The Sun's front-page is entirely devoted to the result, with a photo of Obama in an action-man-style pose; running, sleeves rolled up and ready for the hard work ahead, framed by a fluttering stars and stripes. The headline, 'One giant leap for mankind', is followed by four pages of coverage.
The Daily Mirror shows a stern-looking Obama silhouetted against the American flag under the headline 'GOBAMA!', accompanied by four pages of coverage, while the Daily Star goes with 'Yanks Very Much!'
The Daily Mail devoted the front page of the early edition to the election, but following the result reduced the story to half a page with a long-lense picture of Obama saluting the crowd gathered in Grant Park, Chicago, with the headline: 'Obama takes his place in history'.
The mid-market tabloid has also run a story about a fall in interest rates and a rise in mortgage rates on its front page, with the headline: 'Home Loans: A Slap in the Face'.
The Daily Express runs with 'A New World Dawns' and is the only paper to run a picture of Republican John McCain in addition to one of Obama.
In the broadsheet market, The Times has ten pages of coverage, while its front page proclaims: 'This is our time'. A large picture shows Obama walking across the stage in Grant Park with his children and wife Michelle.
The Independent's headline simply states, 'Mr President', against a picture of a smiling Obama and a bumper 14 pages of election coverage.
The Guardian has plumbed for 'It's President Obama', before it continues with six pages of election coverage. Its website has "Change has come" and a large image and graphic covering its homepage to reflect its extensive online coverage.
The Daily Telegraph has five pages of election coverage, while a sombre headline says: 'A new era as American voters turn out in record numbers'.
The Financial Times opted for a rather dull and functional headline, with 'Americans turn out in huge numbers to vote', alongside just three pages of election coverage. Its FT.com website also simply tells it as it is with: "Obama elected US president".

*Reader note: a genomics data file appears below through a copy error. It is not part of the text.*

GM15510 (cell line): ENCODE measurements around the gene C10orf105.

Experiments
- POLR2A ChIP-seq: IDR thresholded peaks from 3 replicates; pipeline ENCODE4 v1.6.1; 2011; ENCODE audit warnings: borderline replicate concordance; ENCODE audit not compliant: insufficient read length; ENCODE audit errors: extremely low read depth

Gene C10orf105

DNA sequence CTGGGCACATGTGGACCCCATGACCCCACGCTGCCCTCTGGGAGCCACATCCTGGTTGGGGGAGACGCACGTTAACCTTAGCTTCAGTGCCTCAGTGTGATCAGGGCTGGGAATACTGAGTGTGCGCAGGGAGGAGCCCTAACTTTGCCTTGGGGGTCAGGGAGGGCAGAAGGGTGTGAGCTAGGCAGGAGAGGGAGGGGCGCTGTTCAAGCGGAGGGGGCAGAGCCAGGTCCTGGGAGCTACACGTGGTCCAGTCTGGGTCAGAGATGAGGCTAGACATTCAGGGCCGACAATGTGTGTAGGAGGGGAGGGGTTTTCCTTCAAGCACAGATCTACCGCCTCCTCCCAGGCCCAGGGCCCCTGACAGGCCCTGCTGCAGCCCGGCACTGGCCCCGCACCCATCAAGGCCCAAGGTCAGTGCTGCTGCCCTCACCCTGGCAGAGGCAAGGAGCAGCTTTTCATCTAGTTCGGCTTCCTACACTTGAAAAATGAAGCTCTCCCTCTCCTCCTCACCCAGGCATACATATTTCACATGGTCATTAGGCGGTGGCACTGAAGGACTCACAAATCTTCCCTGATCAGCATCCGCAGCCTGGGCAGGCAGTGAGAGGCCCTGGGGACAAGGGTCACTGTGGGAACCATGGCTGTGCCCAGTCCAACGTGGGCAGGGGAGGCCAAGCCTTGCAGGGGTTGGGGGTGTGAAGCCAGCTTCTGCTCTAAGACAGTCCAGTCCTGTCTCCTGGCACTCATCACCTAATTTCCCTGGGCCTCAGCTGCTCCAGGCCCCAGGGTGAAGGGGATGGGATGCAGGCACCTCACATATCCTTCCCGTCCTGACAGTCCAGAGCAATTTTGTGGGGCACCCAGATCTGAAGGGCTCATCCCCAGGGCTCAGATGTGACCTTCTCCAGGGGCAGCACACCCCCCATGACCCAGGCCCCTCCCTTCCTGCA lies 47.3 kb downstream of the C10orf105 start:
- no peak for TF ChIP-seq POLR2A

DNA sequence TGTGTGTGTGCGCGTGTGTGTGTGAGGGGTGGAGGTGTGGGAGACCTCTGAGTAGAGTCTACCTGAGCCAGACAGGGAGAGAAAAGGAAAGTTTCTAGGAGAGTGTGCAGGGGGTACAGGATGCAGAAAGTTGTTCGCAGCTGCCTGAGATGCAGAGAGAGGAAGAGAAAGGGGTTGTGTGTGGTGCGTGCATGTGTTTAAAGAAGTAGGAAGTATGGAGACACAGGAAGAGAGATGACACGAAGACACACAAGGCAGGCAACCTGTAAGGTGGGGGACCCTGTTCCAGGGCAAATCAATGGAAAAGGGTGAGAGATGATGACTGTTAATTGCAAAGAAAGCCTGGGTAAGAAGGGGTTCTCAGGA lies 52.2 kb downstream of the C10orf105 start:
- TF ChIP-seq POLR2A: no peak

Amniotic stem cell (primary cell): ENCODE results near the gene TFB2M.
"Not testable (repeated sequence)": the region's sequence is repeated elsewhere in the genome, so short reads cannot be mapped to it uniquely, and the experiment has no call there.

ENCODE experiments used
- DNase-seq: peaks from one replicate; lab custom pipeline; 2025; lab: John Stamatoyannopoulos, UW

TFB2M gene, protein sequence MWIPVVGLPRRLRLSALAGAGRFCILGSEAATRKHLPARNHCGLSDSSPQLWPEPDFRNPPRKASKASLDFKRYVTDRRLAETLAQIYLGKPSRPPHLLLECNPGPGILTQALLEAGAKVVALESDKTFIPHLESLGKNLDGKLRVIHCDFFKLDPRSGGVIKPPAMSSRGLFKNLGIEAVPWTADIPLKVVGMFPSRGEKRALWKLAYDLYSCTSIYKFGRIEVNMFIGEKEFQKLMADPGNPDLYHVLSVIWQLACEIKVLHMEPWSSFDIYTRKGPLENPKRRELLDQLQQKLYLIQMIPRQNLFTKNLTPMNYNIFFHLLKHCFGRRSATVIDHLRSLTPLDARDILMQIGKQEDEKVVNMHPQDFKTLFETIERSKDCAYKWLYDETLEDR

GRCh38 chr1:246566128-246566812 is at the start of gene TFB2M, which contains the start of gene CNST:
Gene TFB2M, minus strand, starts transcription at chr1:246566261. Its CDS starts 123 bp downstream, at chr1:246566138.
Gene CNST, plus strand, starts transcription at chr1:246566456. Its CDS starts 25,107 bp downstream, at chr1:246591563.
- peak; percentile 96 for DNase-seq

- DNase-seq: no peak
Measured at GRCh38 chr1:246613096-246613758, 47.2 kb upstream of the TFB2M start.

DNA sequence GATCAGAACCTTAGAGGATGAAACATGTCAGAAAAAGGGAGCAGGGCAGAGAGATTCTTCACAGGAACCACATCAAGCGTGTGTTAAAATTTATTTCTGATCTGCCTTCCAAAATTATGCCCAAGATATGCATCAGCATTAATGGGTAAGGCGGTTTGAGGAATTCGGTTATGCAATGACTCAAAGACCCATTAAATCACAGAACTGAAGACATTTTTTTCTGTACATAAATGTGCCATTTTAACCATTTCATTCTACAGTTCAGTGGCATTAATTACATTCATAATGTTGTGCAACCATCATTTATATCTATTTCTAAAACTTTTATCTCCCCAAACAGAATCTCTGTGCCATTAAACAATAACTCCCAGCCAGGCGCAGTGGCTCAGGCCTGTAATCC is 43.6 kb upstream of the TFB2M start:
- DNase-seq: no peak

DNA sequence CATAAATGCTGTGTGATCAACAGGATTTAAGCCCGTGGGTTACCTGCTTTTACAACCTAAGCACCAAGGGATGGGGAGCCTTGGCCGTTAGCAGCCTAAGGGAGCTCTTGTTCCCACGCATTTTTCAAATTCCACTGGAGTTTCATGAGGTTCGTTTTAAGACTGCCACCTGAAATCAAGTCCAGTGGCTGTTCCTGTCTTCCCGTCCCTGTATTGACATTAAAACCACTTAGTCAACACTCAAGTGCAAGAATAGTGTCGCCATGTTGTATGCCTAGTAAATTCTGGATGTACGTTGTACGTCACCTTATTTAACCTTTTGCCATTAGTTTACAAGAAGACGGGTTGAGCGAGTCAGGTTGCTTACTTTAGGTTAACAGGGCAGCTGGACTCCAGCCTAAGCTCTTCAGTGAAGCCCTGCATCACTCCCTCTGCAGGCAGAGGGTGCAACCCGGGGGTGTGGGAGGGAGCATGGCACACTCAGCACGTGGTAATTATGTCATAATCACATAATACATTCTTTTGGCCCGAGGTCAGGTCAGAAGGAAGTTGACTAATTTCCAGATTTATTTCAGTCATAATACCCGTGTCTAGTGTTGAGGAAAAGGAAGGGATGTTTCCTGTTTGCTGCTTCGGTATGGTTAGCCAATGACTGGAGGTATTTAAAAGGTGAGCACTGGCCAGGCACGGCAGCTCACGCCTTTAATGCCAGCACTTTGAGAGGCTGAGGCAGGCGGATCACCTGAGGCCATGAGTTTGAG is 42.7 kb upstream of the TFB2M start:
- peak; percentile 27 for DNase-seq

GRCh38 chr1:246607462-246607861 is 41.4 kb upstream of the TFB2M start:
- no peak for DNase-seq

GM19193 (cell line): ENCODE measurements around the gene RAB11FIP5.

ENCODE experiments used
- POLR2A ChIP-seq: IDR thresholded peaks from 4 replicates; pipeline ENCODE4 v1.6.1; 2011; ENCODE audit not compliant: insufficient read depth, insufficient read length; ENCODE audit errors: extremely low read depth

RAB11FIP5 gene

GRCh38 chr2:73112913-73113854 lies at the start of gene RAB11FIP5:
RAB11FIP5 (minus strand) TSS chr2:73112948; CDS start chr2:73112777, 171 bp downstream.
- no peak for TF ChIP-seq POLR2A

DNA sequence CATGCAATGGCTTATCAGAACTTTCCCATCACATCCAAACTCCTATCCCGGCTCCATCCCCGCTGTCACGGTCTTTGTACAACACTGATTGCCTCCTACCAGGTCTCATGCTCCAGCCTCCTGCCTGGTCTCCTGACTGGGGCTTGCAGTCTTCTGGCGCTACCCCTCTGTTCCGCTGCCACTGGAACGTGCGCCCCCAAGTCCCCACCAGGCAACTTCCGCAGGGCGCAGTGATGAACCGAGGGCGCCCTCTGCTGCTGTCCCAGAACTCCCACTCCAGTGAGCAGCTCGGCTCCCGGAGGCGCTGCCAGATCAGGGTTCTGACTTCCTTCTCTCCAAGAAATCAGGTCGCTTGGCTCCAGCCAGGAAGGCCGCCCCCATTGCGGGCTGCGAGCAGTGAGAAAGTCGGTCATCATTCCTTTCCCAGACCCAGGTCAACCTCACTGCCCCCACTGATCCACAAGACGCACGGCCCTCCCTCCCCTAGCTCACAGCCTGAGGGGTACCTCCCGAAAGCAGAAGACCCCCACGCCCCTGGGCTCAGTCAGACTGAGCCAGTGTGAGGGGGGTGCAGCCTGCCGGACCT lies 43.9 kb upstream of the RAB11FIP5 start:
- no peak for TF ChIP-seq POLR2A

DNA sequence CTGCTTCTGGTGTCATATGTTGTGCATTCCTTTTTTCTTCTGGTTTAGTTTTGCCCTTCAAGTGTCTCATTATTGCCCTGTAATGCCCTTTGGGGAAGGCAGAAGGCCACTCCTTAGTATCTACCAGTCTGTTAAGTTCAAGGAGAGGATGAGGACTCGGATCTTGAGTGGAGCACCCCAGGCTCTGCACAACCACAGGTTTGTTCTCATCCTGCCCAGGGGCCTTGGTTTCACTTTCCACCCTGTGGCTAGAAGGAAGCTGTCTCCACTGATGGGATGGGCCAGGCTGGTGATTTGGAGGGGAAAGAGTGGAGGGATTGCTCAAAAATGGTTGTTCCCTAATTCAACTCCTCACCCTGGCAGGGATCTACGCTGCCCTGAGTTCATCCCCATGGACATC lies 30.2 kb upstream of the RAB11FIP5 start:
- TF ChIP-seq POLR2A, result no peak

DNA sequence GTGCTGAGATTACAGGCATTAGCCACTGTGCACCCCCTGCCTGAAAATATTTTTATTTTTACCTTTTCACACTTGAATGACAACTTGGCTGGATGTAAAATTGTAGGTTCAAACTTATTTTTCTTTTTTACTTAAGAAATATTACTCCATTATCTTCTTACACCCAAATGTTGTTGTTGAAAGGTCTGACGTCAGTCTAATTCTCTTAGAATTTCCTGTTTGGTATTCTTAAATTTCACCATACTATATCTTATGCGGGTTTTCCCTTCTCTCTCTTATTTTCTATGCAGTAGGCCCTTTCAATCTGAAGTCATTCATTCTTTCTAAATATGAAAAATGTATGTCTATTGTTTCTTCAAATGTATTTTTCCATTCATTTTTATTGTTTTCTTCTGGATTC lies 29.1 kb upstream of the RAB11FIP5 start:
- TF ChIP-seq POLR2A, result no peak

In the US, only very late editions of the major newspapers are available as the country wakes up to a new president.
The Washington Post had 'The Final Push' on its late edition.The Washingtonpost.com has: "Obama Sweeps to Victory In History-Making Election".
The New York Times predicted a 'A Sea Change for Politics as We Know It.' Its website predicted profound societal change with: "Racial Barrier Falls as Voters Embrace Call for Change".
The Wall Street Journal looked ahead at the next president's biggest challenge, with 'New Economic Ills Will Force Winner's Hand... Calls for Swift Action to Loom Over Next President.' The WSJ.com reports, 'Obama sweeps to historic victory'.
USA Today went with the slightly uninspired and obvious: 'Decision is in voter's hands: US history will be made today by electing McCain or Obama.' Its website has Obama: "Change has come".
Obama himself sent out an email in the early hours of the morning before taking to the stage in Grant Park to deliver a six-minute speech.
Obama supporters who have registered their contact details on his website received the following email:
"I'm about to head to Grant Park to talk to everyone gathered there, but I wanted to write to you first.
We just made history.
And I don't want you to forget how we did it.
You made history every single day during this campaign -- every day you knocked on doors, made a donation, or talked to your family, friends, and neighbors about why you believe it's time for change.
I want to thank all of you who gave your time, talent, and passion to this campaign.
We have a lot of work to do to get our country back on track, and I'll be in touch soon about what comes next.
But I want to be very clear about one thing... All of this happened because of you.
The election in blogs on Brand Republic